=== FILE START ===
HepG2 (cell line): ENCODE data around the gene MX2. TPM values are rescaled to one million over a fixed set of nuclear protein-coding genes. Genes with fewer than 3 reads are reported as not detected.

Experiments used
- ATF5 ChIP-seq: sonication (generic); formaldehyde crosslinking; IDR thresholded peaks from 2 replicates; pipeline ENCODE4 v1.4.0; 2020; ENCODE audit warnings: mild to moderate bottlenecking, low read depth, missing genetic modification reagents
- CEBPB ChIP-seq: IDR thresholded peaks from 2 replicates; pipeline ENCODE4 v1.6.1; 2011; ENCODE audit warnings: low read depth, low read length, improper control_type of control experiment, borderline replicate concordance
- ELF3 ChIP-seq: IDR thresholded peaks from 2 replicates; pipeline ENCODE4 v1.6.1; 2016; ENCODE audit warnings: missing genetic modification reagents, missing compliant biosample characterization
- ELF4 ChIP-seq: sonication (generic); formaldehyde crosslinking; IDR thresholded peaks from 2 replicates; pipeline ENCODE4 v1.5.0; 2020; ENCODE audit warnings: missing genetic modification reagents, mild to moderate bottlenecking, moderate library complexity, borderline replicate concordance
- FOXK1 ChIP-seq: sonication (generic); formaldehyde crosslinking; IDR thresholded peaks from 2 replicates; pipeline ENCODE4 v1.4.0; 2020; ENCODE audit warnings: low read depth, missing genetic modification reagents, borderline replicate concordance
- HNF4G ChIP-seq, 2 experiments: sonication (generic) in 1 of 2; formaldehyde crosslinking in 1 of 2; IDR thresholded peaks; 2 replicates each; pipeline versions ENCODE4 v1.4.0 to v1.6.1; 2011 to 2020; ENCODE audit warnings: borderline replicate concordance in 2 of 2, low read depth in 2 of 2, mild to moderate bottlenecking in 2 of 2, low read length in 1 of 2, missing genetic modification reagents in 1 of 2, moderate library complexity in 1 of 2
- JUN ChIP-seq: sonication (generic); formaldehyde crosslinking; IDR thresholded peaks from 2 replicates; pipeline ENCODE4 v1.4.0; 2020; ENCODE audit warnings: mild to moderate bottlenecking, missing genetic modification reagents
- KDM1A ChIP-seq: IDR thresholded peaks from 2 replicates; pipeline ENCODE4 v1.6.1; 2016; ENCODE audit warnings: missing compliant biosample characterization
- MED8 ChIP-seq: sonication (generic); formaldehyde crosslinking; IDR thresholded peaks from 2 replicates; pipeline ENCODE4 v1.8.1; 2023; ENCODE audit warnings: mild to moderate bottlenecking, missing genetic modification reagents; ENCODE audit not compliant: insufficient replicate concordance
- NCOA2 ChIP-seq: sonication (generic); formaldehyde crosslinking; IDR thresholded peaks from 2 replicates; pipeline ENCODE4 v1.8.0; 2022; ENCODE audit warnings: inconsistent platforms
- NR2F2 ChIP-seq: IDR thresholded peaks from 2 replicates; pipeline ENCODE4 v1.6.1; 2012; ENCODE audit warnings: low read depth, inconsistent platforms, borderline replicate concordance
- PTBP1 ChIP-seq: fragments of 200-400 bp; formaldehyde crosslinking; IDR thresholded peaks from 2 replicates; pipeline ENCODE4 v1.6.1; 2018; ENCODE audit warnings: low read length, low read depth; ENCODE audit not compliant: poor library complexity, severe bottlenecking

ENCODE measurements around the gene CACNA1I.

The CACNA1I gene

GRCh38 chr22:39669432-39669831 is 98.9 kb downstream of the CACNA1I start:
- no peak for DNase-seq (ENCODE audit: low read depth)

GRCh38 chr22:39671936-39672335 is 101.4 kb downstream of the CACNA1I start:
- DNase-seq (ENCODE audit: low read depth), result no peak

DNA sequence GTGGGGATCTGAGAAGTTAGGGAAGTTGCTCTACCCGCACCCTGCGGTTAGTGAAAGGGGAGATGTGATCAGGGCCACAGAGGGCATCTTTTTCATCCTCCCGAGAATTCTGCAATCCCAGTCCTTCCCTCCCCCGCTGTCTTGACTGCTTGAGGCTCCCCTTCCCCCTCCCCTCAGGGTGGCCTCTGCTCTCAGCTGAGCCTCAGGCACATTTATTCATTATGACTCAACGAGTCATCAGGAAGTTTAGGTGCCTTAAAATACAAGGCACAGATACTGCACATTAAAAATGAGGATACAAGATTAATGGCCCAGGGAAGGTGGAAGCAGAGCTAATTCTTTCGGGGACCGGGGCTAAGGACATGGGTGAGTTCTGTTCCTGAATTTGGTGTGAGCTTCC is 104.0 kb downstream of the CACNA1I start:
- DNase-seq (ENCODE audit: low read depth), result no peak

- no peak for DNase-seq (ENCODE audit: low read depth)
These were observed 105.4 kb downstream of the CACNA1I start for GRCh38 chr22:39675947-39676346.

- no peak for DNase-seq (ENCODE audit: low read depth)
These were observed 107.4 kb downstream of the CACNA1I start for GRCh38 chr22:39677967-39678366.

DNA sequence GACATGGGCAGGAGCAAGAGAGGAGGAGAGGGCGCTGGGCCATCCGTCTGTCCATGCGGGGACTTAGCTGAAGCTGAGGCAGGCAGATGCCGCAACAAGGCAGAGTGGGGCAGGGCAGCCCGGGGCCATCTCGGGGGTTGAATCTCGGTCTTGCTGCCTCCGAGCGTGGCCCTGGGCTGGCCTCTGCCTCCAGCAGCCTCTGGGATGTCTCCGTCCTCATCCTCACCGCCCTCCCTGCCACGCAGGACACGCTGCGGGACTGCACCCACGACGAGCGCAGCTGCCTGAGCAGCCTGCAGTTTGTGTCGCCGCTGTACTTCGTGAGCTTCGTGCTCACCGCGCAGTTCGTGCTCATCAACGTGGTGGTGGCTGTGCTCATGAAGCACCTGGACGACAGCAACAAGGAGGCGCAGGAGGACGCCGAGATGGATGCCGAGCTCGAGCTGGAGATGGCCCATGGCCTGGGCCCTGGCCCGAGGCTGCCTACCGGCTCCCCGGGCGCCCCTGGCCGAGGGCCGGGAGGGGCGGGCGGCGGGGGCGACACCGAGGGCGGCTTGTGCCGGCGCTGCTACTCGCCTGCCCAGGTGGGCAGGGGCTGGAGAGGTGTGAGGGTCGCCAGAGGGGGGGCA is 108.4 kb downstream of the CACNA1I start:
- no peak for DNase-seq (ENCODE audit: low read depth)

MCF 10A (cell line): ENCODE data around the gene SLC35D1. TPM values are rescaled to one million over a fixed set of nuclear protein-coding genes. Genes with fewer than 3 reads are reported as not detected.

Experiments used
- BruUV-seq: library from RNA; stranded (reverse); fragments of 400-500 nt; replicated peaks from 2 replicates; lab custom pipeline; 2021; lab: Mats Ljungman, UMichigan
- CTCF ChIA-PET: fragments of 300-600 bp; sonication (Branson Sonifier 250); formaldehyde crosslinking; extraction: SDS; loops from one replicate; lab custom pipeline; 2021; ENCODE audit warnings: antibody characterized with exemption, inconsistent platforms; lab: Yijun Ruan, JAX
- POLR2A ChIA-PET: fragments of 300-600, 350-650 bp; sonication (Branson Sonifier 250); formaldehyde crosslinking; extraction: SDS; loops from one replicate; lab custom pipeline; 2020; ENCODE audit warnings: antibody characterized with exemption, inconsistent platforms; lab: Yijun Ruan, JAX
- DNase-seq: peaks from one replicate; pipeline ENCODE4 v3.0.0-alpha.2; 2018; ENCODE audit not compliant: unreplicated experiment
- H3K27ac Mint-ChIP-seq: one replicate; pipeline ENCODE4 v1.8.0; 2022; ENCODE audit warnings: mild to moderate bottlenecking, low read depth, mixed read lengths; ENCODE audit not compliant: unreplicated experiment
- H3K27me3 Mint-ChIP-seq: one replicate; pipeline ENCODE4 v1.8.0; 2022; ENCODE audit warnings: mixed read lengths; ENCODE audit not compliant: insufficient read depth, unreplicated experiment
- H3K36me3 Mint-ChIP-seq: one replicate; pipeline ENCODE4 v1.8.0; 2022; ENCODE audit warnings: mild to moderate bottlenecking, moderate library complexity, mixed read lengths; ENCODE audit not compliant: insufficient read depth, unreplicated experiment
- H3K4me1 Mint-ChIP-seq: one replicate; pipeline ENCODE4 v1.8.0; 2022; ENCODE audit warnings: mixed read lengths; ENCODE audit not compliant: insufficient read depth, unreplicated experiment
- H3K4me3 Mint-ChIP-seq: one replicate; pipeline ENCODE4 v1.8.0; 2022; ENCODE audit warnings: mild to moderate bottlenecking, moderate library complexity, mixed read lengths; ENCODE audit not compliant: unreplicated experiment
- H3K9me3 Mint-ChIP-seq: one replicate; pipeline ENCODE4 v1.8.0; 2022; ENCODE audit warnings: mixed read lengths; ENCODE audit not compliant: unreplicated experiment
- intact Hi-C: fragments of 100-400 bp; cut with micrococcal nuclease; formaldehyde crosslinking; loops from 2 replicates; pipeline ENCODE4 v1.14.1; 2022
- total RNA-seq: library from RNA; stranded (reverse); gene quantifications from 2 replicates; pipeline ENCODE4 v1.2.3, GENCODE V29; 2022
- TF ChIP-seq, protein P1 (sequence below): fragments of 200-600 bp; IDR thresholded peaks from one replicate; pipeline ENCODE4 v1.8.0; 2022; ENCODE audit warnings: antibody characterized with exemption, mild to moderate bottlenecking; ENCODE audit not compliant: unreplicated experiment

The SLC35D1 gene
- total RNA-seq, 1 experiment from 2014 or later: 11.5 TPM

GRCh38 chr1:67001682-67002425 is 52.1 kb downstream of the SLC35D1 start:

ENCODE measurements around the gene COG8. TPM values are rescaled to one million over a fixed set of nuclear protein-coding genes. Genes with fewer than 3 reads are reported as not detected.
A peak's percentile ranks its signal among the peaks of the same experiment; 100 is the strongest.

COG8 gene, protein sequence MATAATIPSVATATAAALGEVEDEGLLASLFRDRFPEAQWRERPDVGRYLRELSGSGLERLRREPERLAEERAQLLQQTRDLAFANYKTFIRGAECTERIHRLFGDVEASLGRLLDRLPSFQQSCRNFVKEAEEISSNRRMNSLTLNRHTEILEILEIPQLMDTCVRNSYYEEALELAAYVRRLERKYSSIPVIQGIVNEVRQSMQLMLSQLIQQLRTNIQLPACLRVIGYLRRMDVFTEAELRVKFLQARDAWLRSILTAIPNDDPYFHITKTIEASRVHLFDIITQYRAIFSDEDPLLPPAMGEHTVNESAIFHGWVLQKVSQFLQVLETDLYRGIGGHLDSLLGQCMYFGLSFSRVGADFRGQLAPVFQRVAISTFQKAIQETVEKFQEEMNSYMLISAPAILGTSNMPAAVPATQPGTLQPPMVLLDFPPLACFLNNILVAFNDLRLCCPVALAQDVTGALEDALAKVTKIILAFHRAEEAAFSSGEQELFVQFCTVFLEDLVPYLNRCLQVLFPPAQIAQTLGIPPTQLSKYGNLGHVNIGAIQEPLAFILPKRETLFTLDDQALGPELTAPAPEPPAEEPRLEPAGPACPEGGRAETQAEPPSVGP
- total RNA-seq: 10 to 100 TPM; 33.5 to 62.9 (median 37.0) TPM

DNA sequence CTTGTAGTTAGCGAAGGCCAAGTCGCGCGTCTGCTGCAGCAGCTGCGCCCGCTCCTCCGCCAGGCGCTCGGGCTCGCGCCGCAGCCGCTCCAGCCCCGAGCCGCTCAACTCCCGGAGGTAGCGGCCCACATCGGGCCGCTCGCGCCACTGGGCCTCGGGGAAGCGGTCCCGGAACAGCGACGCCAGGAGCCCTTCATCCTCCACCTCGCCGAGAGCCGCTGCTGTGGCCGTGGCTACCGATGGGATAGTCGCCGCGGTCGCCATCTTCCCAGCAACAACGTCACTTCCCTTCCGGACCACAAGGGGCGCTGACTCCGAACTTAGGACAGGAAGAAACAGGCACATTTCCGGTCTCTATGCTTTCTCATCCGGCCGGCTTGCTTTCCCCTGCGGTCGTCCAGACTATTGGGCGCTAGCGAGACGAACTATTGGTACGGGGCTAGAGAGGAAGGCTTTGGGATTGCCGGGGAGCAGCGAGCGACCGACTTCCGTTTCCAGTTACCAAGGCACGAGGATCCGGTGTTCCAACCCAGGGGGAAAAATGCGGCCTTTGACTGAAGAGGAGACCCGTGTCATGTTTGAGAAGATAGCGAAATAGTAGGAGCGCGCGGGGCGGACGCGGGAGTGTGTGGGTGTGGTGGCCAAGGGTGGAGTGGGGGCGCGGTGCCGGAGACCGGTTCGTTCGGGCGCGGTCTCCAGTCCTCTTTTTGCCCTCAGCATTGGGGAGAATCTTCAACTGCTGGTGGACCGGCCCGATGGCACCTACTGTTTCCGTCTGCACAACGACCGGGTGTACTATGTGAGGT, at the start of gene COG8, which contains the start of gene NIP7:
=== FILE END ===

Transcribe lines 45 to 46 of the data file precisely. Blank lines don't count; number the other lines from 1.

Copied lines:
- total RNA-seq, 1 experiment from 2014 or later: 11.5 TPM

GRCh38 chr1:67001682-67002425 is 52.1 kb downstream of the SLC35D1 start: